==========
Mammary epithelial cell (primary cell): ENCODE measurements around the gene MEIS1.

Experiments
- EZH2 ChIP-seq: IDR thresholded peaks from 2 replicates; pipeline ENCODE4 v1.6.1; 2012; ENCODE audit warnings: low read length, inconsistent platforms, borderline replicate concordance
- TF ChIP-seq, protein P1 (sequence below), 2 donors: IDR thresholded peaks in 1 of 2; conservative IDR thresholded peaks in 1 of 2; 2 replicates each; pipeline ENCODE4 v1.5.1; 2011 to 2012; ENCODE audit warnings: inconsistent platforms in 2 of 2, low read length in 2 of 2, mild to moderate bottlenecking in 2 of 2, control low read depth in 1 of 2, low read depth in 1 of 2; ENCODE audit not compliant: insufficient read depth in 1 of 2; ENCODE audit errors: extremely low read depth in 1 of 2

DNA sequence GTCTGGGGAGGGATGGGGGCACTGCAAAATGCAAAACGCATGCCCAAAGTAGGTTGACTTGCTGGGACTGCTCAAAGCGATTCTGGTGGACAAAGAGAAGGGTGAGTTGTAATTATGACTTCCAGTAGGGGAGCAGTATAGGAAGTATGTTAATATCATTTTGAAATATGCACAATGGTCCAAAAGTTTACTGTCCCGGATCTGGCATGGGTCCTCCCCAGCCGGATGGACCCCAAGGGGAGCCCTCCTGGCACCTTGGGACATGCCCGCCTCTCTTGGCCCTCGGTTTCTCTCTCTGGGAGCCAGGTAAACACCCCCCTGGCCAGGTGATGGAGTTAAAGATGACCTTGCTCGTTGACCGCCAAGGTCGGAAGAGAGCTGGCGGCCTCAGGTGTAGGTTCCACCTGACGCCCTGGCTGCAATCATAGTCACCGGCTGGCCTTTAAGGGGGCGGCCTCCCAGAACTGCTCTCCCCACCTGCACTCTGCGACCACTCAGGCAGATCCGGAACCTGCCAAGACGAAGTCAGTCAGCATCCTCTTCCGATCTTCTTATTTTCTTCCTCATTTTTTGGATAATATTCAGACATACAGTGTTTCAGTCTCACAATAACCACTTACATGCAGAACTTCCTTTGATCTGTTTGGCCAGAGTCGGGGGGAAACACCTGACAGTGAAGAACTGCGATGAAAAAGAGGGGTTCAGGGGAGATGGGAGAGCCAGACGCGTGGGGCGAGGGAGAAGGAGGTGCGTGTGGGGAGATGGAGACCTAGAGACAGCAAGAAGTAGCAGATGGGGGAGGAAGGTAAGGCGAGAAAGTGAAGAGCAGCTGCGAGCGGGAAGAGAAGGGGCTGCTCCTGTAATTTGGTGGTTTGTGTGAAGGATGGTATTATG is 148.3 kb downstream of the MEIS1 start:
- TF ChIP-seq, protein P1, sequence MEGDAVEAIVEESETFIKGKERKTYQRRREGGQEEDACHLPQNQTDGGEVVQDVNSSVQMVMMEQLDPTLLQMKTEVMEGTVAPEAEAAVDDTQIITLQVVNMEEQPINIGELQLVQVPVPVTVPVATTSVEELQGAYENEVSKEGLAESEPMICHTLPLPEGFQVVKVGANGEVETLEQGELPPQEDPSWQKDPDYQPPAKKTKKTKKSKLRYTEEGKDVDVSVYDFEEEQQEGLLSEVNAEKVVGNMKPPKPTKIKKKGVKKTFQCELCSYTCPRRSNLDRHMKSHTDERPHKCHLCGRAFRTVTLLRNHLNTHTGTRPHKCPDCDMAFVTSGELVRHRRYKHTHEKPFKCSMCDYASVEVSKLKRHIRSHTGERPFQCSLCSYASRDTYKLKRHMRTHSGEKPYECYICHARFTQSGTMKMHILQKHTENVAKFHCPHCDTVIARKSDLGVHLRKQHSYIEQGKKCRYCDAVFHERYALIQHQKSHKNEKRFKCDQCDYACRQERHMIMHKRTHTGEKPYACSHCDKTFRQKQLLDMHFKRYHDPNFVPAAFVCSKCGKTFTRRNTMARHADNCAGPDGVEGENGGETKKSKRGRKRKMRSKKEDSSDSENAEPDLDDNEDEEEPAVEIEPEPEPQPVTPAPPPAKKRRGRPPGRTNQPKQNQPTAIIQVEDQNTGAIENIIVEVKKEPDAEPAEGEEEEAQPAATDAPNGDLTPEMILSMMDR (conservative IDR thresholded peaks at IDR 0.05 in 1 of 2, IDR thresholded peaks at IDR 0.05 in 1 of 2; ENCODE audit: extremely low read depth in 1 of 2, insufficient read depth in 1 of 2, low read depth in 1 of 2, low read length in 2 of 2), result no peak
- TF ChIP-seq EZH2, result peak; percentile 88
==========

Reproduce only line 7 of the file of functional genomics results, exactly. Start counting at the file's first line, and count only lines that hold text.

- TF ChIP-seq EZH2, result peak; percentile 88